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Mauritania Junta Names New Prime Minister - ASHARQ AL-AWSAT English Archive
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Mauritania''s President Maaouya Ould Sid'' Ahmed Taya in Madrid 2003 (AP)

Mauritania”s President Maaouya Ould Sid” Ahmed Taya in Madrid 2003 (AP)

NOUAKCHOTT, Mauritania, AP- Mauritania”s self-declared head of state on Sunday named a new prime minister to replace the former premier who resigned along with his Cabinet after last week”s coup. A judge freed 21 people who had been detained for plotting against the ousted regime, a U.S. ally.

Junta leader Col. Ely Ould Mohamed Vall named Sidi Mohamed Ould Boubacar as prime minister, the government said in a statement. The 49-year-old Boubacar returned to Mauritania on Saturday from France, where he had been serving as ambassador since 2004.

The appointment followed the resignation earlier Sunday of former Prime Minister Sghair Ould M”Bareck and his Cabinet.

Cabinet ministers had not shown up for work since Wednesday”s surprise coup toppled longtime President Maaoya Sid”Ahmed Ould Taya, currently in exile in nearby Niger.

Boubacar served as prime minister from 1992-1996 and also headed Taya”s former ruling party until being posted to Paris.

On Saturday, Vall met with the heads of more than 30 political parties and pledged to hold elections in less than two years. He also promised that no member of the 17-man junta would run in the vote, said Ahmed Ould Daddah, who heads the opposition Rally of Democratic Forces.

The coup was welcomed by many in Mauritania who had grown weary of Taya”s harsh rule since taking power in a coup himself in 1984.

But the United Nations and European Union denounced the coup and Washington called for Taya to be restored to power. The African Union also condemned the takeover, suspending Mauritania from the 53-nation body.

On Sunday, a judge freed 21 people jailed since April 25 on charges of plotting against Taya, said Capt. Ahmed Ould Abeid, head of the central prison in the capital. At least 50 more people remain in prison on similar charges.

Taya jailed dozens of opponents during his rule in this predominantly Muslim nation, including politicians, soldiers and Islamic activists. His main challenger in the 2003 presidential election, Mohamed Ould Khouna Haidalla, was detained for several days after the poll.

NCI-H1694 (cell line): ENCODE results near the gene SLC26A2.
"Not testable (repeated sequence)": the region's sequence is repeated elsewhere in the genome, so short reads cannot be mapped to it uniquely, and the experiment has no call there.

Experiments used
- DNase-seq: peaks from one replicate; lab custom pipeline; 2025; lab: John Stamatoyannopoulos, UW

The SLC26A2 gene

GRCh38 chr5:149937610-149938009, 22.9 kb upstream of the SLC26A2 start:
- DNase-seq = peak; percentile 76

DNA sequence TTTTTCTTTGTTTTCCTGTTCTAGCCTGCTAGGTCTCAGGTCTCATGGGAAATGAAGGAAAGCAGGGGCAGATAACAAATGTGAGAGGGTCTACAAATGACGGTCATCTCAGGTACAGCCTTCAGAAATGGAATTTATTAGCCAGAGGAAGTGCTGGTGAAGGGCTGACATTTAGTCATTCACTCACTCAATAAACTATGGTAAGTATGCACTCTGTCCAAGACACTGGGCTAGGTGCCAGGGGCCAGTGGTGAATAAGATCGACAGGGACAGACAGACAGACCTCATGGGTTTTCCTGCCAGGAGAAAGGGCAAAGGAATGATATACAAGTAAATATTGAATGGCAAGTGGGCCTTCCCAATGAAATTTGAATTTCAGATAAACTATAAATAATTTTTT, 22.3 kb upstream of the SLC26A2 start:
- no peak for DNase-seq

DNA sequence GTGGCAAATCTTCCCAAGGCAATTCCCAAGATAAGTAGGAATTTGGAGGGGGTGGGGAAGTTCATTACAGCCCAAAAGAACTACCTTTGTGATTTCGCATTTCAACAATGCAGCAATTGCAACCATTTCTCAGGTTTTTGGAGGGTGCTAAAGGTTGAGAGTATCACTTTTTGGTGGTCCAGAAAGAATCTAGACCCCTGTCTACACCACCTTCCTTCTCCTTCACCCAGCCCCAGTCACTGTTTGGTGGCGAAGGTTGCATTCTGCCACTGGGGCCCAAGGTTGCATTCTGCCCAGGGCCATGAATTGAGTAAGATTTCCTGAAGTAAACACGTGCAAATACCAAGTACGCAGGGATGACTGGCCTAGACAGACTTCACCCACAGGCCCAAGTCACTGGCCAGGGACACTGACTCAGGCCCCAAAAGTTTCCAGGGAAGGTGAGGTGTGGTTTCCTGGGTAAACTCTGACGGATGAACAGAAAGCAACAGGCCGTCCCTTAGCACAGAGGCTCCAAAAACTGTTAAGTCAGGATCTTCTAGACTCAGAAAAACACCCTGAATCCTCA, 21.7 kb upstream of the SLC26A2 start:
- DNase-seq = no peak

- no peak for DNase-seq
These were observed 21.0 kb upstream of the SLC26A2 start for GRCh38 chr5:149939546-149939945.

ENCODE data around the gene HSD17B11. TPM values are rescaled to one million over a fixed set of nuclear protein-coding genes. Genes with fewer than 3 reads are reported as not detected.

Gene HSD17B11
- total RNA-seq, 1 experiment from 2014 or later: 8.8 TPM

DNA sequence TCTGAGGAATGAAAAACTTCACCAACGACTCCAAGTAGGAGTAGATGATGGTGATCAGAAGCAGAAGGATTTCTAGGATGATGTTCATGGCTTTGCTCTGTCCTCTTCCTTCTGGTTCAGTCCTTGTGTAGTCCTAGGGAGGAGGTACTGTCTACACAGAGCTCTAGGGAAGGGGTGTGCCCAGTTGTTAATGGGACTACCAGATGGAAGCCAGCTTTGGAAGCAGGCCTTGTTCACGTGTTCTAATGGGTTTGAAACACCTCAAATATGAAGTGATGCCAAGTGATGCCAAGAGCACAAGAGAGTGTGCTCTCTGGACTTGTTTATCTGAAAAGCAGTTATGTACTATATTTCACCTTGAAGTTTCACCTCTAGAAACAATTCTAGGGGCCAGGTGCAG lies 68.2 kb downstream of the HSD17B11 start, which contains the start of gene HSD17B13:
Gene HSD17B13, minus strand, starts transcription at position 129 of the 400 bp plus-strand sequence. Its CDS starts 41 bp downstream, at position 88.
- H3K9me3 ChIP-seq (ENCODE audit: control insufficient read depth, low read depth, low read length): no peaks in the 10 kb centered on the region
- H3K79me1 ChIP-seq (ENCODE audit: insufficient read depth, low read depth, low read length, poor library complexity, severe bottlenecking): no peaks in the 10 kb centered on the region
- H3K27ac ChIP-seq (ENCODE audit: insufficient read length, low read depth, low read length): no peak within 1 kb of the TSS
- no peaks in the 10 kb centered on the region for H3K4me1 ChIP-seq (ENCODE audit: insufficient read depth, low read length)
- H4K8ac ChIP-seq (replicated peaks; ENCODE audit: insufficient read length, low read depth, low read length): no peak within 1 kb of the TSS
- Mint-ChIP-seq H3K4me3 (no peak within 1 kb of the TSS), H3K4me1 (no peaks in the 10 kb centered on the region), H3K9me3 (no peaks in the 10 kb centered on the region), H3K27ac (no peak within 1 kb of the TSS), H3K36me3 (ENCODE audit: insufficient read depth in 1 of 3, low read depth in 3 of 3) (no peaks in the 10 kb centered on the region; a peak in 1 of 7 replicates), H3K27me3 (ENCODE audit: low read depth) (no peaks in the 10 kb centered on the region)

Taya had allied Mauritania with the United States in the war on terrorism and with Israel, drawing criticism from Islamic leaders. Mauritania opened full diplomatic relations with Israel six years ago, becoming one of only three Arab League nations to do so.

Analysts said Taya”s crackdown on opponents was believed to have contributed to the decision to stage the coup, but they also stressed a power struggle over recently discovered offshore oil might have been a factor.

Mauritania is expected to begin producing crude for the first time in early 2006. Initial output is expected at about 75,000 barrels a day, significant for this impoverished nation but little compared with regional powerhouse Nigeria, which pumps about 2.5 million barrels a day.

Colonel Ely Ould Mohamed Vall from Mauritania at the Presidential Palace in Nouachkott (AP)

Colonel Ely Ould Mohamed Vall from Mauritania at the Presidential Palace in Nouachkott (AP)

Mauritania army personal guard the road leading to the Presidential Palace in Nouachkott (AP)

Mauritania army personal guard the road leading to the Presidential Palace in Nouachkott (AP)

Asharq Al-Awsat

Asharq Al-Awsat

Asharq Al-Awsat is the world’s premier pan-Arab daily newspaper, printed simultaneously each day on four continents in 14 cities. Launched in London in 1978, Asharq Al-Awsat has established itself as the decisive publication on pan-Arab and international affairs, offering its readers in-depth analysis and exclusive editorials, as well as the most comprehensive coverage of the entire Arab world.

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